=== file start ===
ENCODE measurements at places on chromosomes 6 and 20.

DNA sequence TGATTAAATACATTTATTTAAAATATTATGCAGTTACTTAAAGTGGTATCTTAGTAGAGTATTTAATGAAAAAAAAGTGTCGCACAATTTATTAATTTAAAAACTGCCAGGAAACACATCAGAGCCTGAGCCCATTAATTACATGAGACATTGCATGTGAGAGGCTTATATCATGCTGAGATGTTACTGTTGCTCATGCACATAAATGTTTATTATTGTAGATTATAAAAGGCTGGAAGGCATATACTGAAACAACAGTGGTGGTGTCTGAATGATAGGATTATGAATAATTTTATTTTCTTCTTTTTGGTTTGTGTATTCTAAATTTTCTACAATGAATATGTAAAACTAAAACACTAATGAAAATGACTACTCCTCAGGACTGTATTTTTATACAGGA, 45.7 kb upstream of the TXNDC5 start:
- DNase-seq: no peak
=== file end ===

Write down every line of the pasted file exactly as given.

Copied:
ENCODE measurements at places on chromosomes 6 and 20.

DNA sequence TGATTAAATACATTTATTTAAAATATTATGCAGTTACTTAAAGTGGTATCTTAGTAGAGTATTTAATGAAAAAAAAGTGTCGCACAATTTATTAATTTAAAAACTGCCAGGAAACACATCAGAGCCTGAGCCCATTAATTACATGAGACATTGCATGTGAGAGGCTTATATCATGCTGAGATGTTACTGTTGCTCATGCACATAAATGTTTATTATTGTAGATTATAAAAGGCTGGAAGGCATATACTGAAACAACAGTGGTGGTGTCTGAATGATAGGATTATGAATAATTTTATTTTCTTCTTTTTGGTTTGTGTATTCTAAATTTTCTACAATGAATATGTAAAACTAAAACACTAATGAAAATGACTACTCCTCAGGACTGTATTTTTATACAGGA, 45.7 kb upstream of the TXNDC5 start:
- DNase-seq: no peak